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By Our Correspondent

The Express Tribune

Published Date: Nov 13, 2015

Building tolerance: Children need to be taught about coexistence: speakers

Legislators stress that there is a need to reform education system. PHOTO: facebook.com/SustainableDevelopmentPolicyInstitute

ISLAMABAD:
There is a need to develop an education system that teaches children about coexistence and educates them over the right to respect all religions and believes.

These views were shared among participants of the second meeting of Non Muslim Parliamentarians Caucus (NMPC) jointly organised by Sustainable Development Policy Institute (SDPI) and United States Institute for Peace (USIP) on Thursday. The meeting was convened to discuss a recently tabled legislation on ‘minority sensitive education’ drafted on the basis of research conducted by SDPI.

The NMPC convener of Mome Saleem, shared salient features of the Bill that was tabled by one of the members of the NMPC, Romina Khurshid, in the National Assembly. She added that the research highlights a need for accountability and mindset change at all levels. The bill proposes to establish a National Commission on Minority Education so that the education system can be made more responsive to the needs of minorities.

Khurshid, an MNA belonging to the Christian community, said that majority of the debates on rights and issues faced by religious minorities in Pakistan tend to focus on the misuse of blasphemy laws, while that issue cannot be ignored, there were many other problems that also need to be highlighted for example education and the issue of sensitisation of students and teachers to religious minorities.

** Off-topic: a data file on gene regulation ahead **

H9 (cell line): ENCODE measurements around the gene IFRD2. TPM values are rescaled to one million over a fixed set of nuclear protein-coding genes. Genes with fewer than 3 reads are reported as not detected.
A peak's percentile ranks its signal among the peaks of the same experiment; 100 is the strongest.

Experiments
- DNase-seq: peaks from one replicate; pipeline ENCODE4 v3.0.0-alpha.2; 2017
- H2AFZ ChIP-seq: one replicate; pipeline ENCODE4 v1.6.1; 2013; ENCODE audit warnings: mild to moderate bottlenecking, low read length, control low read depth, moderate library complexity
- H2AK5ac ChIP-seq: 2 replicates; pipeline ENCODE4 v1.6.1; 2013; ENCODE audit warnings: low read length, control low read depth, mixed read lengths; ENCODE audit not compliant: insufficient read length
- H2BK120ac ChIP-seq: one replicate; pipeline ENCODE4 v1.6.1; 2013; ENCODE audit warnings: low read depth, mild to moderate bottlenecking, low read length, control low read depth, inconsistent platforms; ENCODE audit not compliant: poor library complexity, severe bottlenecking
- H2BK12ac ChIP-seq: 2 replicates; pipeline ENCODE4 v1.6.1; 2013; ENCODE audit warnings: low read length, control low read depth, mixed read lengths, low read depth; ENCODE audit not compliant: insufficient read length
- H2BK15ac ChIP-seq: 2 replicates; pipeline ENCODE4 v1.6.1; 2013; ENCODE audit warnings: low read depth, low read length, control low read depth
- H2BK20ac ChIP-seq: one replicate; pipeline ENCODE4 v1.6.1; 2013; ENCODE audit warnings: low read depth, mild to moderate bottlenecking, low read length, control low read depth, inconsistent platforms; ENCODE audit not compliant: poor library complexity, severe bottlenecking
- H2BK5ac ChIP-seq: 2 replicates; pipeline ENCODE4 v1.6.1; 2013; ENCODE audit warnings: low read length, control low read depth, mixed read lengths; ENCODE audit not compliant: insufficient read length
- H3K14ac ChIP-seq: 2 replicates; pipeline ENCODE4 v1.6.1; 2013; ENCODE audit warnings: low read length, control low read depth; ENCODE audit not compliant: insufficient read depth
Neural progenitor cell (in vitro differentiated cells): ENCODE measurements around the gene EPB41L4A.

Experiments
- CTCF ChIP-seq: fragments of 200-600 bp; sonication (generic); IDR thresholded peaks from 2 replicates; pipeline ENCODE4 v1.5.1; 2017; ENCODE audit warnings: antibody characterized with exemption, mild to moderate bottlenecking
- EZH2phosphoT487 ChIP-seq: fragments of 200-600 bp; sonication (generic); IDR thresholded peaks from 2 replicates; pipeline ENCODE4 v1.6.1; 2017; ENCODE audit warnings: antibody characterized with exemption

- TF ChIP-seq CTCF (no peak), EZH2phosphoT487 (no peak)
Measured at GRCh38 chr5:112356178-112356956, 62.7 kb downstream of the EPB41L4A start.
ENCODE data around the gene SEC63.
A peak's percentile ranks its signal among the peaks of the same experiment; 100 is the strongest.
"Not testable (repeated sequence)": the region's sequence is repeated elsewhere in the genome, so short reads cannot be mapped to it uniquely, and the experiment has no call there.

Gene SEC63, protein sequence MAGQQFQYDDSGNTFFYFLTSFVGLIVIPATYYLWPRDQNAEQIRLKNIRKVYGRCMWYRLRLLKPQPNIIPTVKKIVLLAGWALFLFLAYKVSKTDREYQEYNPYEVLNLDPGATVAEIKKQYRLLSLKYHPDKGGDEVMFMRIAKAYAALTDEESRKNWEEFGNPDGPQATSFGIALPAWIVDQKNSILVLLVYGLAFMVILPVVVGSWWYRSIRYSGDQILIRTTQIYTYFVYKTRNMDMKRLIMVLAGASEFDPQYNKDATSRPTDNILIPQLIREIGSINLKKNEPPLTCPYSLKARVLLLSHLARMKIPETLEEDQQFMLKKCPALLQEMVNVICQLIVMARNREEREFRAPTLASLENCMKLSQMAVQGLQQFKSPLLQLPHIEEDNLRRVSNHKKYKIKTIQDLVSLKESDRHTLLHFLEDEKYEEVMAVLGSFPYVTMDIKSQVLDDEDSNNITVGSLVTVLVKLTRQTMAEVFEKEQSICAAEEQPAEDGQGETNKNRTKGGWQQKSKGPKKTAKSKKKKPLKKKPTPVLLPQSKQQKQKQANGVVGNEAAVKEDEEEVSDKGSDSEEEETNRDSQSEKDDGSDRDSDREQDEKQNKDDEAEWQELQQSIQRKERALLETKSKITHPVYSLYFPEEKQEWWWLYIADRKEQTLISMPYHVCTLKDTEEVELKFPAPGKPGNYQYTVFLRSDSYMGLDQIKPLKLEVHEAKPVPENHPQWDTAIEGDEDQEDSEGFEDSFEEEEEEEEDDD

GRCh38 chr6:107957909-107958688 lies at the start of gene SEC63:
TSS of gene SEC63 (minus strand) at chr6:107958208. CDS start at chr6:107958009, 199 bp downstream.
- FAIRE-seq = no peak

SDPI Senior Researcher Ahmed Saleem said in his remarks that the education curricula needed to be made more inclusive for religious minorities, the sensitisation and training of school teachers was equally important.

A MNA, belonging to the Christian Community, Tariq Masih Gill added that we need to allocate more time for such discussions and debates and such meetings should be held more frequently to address these critical and often overlooked issues.

Another MNA from the Sikh community Ramesh Arora added that there was a major mindset problem with regards to how religious minorities were viewed in Pakistan. “There are always negative connotations associated with non-Muslims and these mindsets can be changed only if they are effectively addressed through enhanced sensitisation and familiarisation to minority communities through our education curriculum,” he said.

Executive Director SDPI Dr Abid Suleri, in his closing remarks said that division, disunity and splitting into different groups and sects was detrimental to the cause of sustainable development.